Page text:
Social NCE: Contrastive Learning of Socially-aware Motion Representations



Learning socially-aware motion representations is at the core of recent advances in multi-agent problems, such as human motion forecasting and robot navigation in crowds. Despite promising progress, existing representations learned with neural networks still struggle to generalize in closed-loop predictions (e.g., output colliding trajectories). This issue largely arises from the non-i.i.d. nature of sequential prediction in conjunction with ill-distributed training data. Intuitively, if the training data only comes from human behaviors in safe spaces, i.e., from “positive” examples, it is difficult for learning algorithms to capture the notion of “negative” examples like collisions.

In this work, we aim to address this issue by explicitly modeling negative examples through self-supervision: (i) we introduce a social contrastive loss that regularizes the extracted motion representation by discerning the ground-truth positive events from synthetic negative ones; (ii) we construct informative negative samples based on our prior knowledge of rare but dangerous circumstances. Our method substantially reduces the collision rates of recent trajectory forecasting, behavioral cloning and reinforcement learning algorithms, outperforming state-of-the-art methods on several benchmarks.


Our key idea is to explicitly model negative examples based on our prior knowledge. Intuitively, one effective way to explain the social norms behind positive examples is to portray the opposite negative examples like collisions. Our method can be viewed as a form of negative data augmentation through self-supervision, as opposed to laboriously collecting additional state-action pairs from dangerous scenarios.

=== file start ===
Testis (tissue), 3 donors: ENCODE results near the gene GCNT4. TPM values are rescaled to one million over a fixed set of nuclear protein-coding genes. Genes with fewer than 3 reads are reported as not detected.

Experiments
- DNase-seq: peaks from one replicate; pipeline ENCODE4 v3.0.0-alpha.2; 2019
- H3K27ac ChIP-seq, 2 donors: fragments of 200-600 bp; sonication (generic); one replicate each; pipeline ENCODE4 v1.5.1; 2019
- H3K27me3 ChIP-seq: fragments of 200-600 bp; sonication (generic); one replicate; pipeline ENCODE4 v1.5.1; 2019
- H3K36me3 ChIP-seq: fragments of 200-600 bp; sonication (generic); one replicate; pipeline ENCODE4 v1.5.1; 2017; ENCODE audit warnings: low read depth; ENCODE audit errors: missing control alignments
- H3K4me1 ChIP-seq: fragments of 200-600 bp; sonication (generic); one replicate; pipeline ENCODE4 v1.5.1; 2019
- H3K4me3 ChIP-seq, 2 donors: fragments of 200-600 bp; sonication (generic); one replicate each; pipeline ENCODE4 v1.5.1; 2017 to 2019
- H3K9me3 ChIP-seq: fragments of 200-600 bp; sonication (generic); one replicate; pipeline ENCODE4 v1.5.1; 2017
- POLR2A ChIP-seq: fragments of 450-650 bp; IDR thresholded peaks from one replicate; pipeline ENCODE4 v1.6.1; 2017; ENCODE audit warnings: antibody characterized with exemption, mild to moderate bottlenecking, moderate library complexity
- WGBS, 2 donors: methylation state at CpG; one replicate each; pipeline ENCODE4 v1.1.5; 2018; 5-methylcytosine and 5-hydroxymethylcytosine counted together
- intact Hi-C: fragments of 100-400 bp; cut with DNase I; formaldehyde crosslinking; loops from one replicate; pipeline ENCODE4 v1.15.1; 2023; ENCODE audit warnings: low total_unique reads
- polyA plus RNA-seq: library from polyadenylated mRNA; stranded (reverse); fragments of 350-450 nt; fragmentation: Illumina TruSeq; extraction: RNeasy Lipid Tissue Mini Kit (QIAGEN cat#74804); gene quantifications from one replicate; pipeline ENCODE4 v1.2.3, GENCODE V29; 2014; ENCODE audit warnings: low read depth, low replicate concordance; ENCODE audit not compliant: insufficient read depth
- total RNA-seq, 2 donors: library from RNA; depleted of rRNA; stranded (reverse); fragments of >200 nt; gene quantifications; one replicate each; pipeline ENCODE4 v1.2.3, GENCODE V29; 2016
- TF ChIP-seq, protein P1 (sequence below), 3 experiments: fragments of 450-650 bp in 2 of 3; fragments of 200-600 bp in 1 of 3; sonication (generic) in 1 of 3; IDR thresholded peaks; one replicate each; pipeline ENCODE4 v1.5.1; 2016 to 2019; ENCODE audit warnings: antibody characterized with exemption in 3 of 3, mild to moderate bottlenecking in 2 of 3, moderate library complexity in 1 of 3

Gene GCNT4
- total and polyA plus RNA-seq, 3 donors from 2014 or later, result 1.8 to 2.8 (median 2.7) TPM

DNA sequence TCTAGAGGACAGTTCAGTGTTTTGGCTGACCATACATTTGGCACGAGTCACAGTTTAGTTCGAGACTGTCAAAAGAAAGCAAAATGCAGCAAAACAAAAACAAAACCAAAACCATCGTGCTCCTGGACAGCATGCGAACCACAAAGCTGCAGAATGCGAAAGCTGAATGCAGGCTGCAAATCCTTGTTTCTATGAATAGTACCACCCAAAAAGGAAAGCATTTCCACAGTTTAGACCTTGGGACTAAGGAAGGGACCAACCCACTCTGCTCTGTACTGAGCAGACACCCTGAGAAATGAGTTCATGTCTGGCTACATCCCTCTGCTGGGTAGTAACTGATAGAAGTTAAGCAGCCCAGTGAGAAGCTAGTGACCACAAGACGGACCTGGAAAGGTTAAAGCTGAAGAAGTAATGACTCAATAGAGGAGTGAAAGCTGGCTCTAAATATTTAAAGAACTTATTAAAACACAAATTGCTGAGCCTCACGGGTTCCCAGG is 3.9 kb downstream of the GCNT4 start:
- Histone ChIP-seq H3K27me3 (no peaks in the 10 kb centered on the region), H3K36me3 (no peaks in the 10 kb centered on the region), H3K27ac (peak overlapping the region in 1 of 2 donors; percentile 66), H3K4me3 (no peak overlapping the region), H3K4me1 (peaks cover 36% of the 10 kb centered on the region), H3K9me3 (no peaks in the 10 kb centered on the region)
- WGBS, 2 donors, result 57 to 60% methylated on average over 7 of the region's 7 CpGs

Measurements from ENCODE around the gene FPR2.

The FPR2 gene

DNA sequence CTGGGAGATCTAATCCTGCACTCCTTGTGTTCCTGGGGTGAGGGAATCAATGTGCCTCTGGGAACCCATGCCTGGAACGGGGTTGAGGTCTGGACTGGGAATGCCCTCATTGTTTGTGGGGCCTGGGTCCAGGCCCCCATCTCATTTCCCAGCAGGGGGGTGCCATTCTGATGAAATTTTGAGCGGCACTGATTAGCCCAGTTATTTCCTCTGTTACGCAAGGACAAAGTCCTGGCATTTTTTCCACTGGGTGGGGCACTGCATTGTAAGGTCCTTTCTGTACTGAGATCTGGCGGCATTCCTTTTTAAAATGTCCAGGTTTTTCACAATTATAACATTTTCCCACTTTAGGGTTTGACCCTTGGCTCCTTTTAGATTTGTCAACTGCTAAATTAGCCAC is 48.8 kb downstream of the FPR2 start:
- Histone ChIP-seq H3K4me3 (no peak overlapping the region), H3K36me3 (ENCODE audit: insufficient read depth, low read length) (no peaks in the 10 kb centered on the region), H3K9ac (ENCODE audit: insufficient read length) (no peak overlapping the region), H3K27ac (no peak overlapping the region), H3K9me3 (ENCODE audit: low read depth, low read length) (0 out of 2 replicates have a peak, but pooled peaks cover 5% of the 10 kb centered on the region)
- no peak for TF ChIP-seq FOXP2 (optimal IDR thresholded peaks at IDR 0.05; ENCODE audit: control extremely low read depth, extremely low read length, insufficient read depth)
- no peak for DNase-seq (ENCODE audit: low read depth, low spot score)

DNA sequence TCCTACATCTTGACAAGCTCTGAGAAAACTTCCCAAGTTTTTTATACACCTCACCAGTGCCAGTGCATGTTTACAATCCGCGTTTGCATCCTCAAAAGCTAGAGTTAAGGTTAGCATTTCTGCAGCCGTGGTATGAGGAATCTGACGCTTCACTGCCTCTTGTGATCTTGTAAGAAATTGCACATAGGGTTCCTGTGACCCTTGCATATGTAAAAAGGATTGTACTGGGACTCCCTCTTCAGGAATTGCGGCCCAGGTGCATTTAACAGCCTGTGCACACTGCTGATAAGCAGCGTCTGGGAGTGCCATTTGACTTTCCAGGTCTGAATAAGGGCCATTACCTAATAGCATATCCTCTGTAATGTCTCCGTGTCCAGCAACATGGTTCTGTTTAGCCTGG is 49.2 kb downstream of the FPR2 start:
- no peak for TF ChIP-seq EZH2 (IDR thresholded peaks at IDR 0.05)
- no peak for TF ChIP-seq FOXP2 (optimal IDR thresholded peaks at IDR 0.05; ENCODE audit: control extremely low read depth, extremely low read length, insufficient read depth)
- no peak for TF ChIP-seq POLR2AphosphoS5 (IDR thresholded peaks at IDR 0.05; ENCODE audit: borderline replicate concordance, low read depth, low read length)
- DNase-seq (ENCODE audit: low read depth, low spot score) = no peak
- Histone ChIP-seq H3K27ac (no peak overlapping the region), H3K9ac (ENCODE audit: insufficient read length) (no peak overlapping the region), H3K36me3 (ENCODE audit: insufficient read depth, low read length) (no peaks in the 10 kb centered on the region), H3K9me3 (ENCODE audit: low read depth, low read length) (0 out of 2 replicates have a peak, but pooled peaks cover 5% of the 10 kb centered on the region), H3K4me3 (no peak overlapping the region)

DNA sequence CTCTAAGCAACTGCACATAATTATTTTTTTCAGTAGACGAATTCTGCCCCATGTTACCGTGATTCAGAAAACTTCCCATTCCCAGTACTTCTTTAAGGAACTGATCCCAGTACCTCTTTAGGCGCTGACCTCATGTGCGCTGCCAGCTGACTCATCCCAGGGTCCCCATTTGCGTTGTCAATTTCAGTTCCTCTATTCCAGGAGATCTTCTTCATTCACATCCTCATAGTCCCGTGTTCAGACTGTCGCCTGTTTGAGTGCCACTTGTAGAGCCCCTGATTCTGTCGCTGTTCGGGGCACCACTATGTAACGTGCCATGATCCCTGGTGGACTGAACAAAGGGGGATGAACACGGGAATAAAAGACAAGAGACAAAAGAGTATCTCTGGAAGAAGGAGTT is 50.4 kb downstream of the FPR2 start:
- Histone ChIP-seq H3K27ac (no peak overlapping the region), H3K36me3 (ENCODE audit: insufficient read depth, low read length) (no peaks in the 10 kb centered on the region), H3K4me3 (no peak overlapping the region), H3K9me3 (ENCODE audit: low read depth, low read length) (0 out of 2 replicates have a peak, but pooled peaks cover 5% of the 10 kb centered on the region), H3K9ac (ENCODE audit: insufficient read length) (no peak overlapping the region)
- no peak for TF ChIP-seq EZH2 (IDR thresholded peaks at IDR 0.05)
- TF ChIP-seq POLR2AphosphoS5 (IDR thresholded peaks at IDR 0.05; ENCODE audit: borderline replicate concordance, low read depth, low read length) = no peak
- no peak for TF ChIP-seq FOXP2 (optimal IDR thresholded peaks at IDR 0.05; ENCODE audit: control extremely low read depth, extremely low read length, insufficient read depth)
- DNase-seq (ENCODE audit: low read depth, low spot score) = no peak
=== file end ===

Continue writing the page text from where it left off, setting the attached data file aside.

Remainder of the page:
Data distribution

Above is an illustration of different learning approaches to sequential predictions:

(a) The vanilla supervised learning approach suffers from covariate shift between the training (blue) and test (red) data due to the dependence of the state distribution on the learned model.
(b) Interactive data collection methods expand the training distribution (green) through additional experiments, which are expensive and even infeasible for forecasting problems.
(c) Our social contrastive learning approach augments negative data based on prior knowledge, explicitly informing the learned model about unfavorable states (gray) for improved robustness.


We formulate this intuition into a new learning framework that consists of two components, a social contrastive loss and a negative sampling strategy.

Social NCE illustration

Given a scenario that contains a primary agent of interest (blue) and multiple neighboring agents in the vicinity (gray), our Social-NCE loss encourages the extracted motion representation, in an embedding space, to be close to a positive future event and apart from some synthetic negative events that could have caused collisions or discomforts.

Trajectory Forecasting

Our method tends to jointly adjust the trajectories of multiple agents, whereas the vanilla method leads to collisions between the primary (black) and the nearby agent (red).

Gif for trajectory forecasting

Robot Navigation

The agent trained with our method is already able to accomplish the navigation task safely and efficiently, whereas the baseline one crashes with collisions.

Gif for trajectory forecasting


      title   = {Social NCE: Contrastive Learning of Socially-aware Motion Representations},
      author  = {Yuejiang Liu and Qi Yan and Alexandre Alahi},
      journal = {arXiv preprint arXiv:2012.11717},
      year    = {2020}